Is it time for Reds to demote Edinson Volquez?

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Even though he didn’t really excel in his first half-season back from Tommy John surgery, going 4-3 with a 4.31 ERA in 12 starts, Edinson Volquez was Reds manager Dusty Baker’s choice to start on Opening Day this year.

And as it turned out, it worked just fine.  Volquez gave up five runs in six innings, but the Reds won 7-6 anyway.  It’s turned into something of a trend: Volquez gets off to a horrible start, puts it together enough in order to keep Cincinnati in the game and the Reds end up with a narrow victory.  They’re 5-3 in his eight starts this year, with four of those wins coming by one run.

Volquez, though, has a 5.74 ERA after allowing three runs in four innings Wednesday against the Astros.  He’s yet to pitch more than six innings in a start.  He issued five walks today, bringing his season total to 33 in 43 1/3 innings.

And it’s not like the Reds don’t have alternatives.  Both Mike Leake and Sam LeCure did solid work while filling in for Johnny Cueto and Homer Bailey over the first five weeks.   Leake had a 5.77 ERA in six starts, but he was legitimately good in four of them (and bombed in the other two).  LeCure had a 4.79 ERA in four starts.

So if the Reds don’t want to send down Aroldis Chapman to make room for Jose Arredondo this weekend, they could choose to demote Volquez and restore either Leake or LeCure to the rotation (probably Leake).  Volquez has options remaining, so there’s no concern there.  A few weeks in the minors to work on his control issues in a low-pressure situation might be just the thing for him.

MLB executive: Bruce Maxwell’s kneeling may keep him from finding work, not his arrest

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In September 2017, former Athletics catcher Bruce Maxwell became the first major league player to kneel during the national anthem, joining the handfuls of NFL players who had been doing the same to protest police brutality and racial inequality. Maxwell’s effort was laudable, but he got into trouble a month later when he was arrested for aggravated assault with a deadly weapon and disorderly conduct. Maxwell allegedly pointed a gun at a food delivery person.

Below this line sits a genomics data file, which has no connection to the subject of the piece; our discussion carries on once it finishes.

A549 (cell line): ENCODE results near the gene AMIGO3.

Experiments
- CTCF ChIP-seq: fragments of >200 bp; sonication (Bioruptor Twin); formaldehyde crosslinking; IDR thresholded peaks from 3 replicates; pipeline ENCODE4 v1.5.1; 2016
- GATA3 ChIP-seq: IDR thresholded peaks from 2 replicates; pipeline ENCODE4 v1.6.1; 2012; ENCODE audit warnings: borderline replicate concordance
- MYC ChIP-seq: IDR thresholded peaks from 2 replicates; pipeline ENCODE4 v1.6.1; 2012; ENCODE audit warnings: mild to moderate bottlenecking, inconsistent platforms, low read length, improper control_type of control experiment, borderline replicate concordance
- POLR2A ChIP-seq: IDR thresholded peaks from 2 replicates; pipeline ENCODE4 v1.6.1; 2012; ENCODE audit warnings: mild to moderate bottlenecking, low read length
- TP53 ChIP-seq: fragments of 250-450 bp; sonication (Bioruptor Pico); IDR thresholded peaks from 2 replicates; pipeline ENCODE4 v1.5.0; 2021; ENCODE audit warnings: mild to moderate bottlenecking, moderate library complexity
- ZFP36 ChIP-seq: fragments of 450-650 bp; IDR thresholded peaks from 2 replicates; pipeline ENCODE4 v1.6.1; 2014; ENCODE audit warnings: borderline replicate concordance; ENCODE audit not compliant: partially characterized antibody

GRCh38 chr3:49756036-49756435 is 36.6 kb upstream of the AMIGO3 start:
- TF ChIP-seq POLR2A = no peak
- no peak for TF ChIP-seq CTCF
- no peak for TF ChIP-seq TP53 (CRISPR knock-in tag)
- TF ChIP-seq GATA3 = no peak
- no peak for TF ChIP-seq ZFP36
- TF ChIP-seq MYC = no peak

Maxwell, 27, played sparingly for the Athletics in 2018 and then was designated for assignment at the beginning of September. He officially became a free agent on November 2 and has had trouble finding work in the month-plus since.

Susan Slusser of the San Francisco Chronicle reports that Maxwell fired his agent, Matt Sosnick on Thursday because he’s still jobless. According to an unnamed MLB executive Slusser spoke to, “It’s the kneeling thing that might keep him from getting another job, not the arrest. Owners aren’t going to want to deal with that whole anthem issue.”

That makes a lot of since since abusive players haven’t had too much trouble finding new work otherwise. Addison Russell, Jeurys Familia, and José Reyes, among others have either stayed with their teams or quickly found new work. Given the relatively weak catching market, had Maxwell only had the assault charge, there is no doubt he would have been signed to be a backup catcher somewhere.

In the NFL, Colin Kaepernick — who popularized kneeling during the anthem — has remained unsigned even though teams have opted to sign and start clearly inferior quarterbacks like Mark Sanchez, Josh McCown, Ryan Fitzpatrick, Jay Cutler, Matt Barkley, and Sam Bradford, among many others. Team owners tend to run conservative in terms of politics, so they may not like the protest to begin with, then there is the public blowback to signing such a player as those who dislike such protesting make up a slight majority in the U.S., according to various polls including one done by the Washington Post.

It’s worth noting that Maxwell has a career .240/.314/.347 triple-slash line in 412 plate appearances. We’re not talking about J.T. Realmuto or Buster Posey here. That being said, there have been 15 other catchers to have put up a lower aggregate OPS since 2016 (min. 400 PA). One of those players, Derek Norris (.600 OPS since 2016), signed a minor league contract with the Tigers just three months after being suspended by Major League Baseball for violating its domestic violence policy. Makes you think.